ALEXANDRIA, Va. — Investigating Northern Virginia’s gang problem, Sen. Tim Kaine, D-Va., got an earful about the dangers and growth of the Salvadoran-centric street gang MS-13, which has embedded itself throughout northern Virginia and suburban Maryland.
“The fact is we’re getting kids from other countries who have killed people down there, who have committed murders, that are coming here and are recruiting. And they’re coming here with that one goal. The gangs are sending them here,” said Detective Ken Compher of the Fairfax County Police Department’s gang unit.
In the Kaine-led roundtable discussion on gang activity, it wasn’t just police who were warning that hardened gang members have entered the U.S. and settled in the area.
“There are some people, like ours, who are very comfortable in Central America or other places who are already tough gang members. These people are the ones who come here and I would say express the bible of MS-13,” said Kevin Consigua, an 11th grader at the International Academy at T.C. Williams High School, a Salvadoran immigrant who was formerly associated with gang activity.
With Alexandria City Mayor Allison Silberberg looking on, Consigua warned of the dangers in his neighborhood of Chirilagua, where he suggested that MS-13 gang members hold sway.
“You have to be very careful with what type of clothes or what hats you bring or what numbers or letters you have on,” Consigua warned. “Nobody likes going into the parks after 6 o’clock.”
Consigua told the senator that children 6, 7 and 8 years old are being lured into gangs, and that some are following their parents.
Police officers at the roundtable expressed the belief that government policy has made matters worse.
“The problem that we’ve had — at least on the local level — is nobody shares the information with us. … I know how many undocumented children Fairfax County has received since 2013, but I couldn’t tell you who any of them are, because none of that information is ever shared with Fairfax County,” Compher said.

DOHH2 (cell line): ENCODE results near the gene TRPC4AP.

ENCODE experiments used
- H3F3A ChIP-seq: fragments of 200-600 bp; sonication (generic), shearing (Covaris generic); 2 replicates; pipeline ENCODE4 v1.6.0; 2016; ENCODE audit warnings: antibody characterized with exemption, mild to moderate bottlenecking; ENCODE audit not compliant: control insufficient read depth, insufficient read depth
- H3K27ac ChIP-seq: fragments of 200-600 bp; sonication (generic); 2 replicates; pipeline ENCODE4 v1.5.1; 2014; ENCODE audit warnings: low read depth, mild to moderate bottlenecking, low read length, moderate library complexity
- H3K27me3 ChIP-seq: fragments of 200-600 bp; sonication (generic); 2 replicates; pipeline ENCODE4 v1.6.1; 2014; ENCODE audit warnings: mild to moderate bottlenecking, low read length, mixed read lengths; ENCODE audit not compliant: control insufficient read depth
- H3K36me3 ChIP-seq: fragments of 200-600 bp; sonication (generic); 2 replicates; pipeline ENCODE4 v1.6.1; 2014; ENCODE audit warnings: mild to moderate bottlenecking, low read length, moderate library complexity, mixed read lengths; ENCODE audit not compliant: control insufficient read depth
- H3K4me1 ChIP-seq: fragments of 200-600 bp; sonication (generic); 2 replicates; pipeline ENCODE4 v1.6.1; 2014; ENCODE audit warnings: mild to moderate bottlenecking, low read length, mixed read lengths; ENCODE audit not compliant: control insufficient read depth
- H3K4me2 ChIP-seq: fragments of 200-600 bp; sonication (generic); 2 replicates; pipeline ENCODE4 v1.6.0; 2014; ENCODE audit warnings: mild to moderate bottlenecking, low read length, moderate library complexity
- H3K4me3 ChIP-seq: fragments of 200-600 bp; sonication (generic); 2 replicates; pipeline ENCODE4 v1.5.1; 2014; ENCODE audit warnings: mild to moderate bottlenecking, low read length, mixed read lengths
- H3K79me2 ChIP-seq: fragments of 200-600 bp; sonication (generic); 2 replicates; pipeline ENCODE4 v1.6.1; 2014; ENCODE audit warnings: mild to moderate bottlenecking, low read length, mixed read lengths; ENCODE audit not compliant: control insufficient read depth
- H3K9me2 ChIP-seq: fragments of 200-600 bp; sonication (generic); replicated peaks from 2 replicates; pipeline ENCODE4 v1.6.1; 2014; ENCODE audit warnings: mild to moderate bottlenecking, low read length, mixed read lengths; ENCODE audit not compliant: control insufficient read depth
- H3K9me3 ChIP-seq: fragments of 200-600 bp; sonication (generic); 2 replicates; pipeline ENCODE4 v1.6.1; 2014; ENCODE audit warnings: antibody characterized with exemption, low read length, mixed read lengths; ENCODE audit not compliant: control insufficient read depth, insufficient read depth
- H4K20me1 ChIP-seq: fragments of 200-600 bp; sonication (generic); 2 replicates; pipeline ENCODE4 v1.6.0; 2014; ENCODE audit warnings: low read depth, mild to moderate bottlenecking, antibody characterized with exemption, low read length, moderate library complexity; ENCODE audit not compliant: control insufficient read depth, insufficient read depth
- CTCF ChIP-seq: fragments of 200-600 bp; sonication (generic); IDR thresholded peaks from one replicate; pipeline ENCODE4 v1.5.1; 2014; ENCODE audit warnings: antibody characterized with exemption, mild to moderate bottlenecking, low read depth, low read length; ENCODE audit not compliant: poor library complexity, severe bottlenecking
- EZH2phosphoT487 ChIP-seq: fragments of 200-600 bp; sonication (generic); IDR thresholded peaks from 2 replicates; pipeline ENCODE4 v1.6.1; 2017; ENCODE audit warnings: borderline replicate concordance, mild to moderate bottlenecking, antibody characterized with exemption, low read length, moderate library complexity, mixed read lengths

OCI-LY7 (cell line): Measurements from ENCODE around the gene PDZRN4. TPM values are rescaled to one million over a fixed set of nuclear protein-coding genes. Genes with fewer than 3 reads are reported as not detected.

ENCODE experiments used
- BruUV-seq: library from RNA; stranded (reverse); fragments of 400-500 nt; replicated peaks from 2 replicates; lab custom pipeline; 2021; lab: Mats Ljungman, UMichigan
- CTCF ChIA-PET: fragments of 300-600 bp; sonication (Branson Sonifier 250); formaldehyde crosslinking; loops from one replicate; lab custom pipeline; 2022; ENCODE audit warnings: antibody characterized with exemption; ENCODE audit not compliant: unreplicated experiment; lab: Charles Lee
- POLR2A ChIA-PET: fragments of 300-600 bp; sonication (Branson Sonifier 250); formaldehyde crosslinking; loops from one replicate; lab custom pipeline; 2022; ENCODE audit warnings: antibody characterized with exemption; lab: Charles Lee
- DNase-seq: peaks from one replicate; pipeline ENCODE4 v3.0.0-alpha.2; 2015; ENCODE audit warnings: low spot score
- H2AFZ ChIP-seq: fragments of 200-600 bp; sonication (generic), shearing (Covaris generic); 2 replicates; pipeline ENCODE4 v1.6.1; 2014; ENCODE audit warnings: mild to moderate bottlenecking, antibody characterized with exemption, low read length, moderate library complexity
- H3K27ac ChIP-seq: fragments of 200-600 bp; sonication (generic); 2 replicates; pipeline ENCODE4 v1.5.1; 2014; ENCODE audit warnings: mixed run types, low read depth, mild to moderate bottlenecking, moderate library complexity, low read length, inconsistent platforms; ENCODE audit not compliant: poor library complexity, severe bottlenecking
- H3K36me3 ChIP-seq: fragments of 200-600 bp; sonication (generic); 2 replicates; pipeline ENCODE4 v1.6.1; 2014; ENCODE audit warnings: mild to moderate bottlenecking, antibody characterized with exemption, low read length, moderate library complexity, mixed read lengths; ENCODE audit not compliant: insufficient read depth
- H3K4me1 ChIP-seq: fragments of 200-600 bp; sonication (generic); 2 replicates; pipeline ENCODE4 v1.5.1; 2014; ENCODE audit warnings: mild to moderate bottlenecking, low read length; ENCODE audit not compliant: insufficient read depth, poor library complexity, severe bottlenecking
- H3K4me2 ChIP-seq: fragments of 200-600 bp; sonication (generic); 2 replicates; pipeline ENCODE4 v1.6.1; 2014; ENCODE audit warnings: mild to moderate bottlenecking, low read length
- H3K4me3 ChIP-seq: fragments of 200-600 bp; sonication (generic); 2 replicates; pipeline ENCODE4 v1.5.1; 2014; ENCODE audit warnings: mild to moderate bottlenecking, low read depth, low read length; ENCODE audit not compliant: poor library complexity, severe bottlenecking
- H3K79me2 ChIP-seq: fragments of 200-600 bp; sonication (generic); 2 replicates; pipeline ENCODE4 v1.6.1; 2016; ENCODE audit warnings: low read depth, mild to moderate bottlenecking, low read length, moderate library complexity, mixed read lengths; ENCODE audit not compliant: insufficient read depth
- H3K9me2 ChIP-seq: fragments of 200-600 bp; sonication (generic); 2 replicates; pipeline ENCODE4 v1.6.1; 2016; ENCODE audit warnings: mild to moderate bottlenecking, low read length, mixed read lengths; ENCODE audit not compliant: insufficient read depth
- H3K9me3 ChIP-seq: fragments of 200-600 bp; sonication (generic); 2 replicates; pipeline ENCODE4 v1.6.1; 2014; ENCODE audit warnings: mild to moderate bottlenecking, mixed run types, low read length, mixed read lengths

Senator Kaine dealt firsthand with gang issues as the former mayor of Richmond.
“Issues of gang violence are very important. I want to make sure that we’re making the right investments, and not just dollar amounts but the dollars we’re spending, we’re spending in the right way,” Kaine said.
The experts say kids, sometimes new immigrants, are lured to gangs to help themselves fit in.
“They go to the first person who shows them love or shows them friendship,” said Consigua, who warned that young immigrants with a sense of alienation are prime targets for gangs, a message he said they clearly receive at T.C. Williams High School.
Alexandria may pride itself as an “inclusive” city, but Consigua paints a different picture about the city’s principal high school.
“Every Spanish person at the International Academy [at T.C. Williams], feels and knows the school is divided. They know that T.C. Williams has three levels. They know the first floor as the white floor, second floor is black, and third floor is Hispanic floor,” Consigua said.
Kaine recounted how he was asked if the gang problem is getting better or worse.
“And I said, ‘Well, that’s one of the reasons why I’m here — to learn,’” Kaine said.
“What I will say: I don’t think we’re happy with the progress we’re making. Whether it’s getting better or whether it’s getting worse, I think we need to be making more progress,” Kaine said.
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